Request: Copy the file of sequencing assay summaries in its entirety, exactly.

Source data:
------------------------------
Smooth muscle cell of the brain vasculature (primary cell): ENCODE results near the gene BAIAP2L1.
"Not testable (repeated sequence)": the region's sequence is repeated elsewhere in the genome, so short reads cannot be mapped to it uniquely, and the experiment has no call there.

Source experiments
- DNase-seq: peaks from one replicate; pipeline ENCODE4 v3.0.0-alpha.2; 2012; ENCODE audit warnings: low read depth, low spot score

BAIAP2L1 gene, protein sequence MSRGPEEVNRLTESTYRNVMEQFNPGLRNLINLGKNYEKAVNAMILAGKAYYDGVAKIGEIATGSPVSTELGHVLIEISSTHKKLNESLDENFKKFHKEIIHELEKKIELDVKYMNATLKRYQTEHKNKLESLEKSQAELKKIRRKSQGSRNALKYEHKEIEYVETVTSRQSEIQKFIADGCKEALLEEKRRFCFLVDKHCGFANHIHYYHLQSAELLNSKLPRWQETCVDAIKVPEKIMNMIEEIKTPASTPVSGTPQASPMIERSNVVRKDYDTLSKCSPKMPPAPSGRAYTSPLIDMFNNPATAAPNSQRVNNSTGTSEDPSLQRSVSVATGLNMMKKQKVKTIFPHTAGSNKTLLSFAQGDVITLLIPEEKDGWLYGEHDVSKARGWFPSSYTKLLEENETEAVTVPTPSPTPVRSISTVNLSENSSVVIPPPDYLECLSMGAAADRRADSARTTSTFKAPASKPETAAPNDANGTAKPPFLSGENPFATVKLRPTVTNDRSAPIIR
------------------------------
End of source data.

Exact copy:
Smooth muscle cell of the brain vasculature (primary cell): ENCODE results near the gene BAIAP2L1.
"Not testable (repeated sequence)": the region's sequence is repeated elsewhere in the genome, so short reads cannot be mapped to it uniquely, and the experiment has no call there.

Source experiments
- DNase-seq: peaks from one replicate; pipeline ENCODE4 v3.0.0-alpha.2; 2012; ENCODE audit warnings: low read depth, low spot score

BAIAP2L1 gene, protein sequence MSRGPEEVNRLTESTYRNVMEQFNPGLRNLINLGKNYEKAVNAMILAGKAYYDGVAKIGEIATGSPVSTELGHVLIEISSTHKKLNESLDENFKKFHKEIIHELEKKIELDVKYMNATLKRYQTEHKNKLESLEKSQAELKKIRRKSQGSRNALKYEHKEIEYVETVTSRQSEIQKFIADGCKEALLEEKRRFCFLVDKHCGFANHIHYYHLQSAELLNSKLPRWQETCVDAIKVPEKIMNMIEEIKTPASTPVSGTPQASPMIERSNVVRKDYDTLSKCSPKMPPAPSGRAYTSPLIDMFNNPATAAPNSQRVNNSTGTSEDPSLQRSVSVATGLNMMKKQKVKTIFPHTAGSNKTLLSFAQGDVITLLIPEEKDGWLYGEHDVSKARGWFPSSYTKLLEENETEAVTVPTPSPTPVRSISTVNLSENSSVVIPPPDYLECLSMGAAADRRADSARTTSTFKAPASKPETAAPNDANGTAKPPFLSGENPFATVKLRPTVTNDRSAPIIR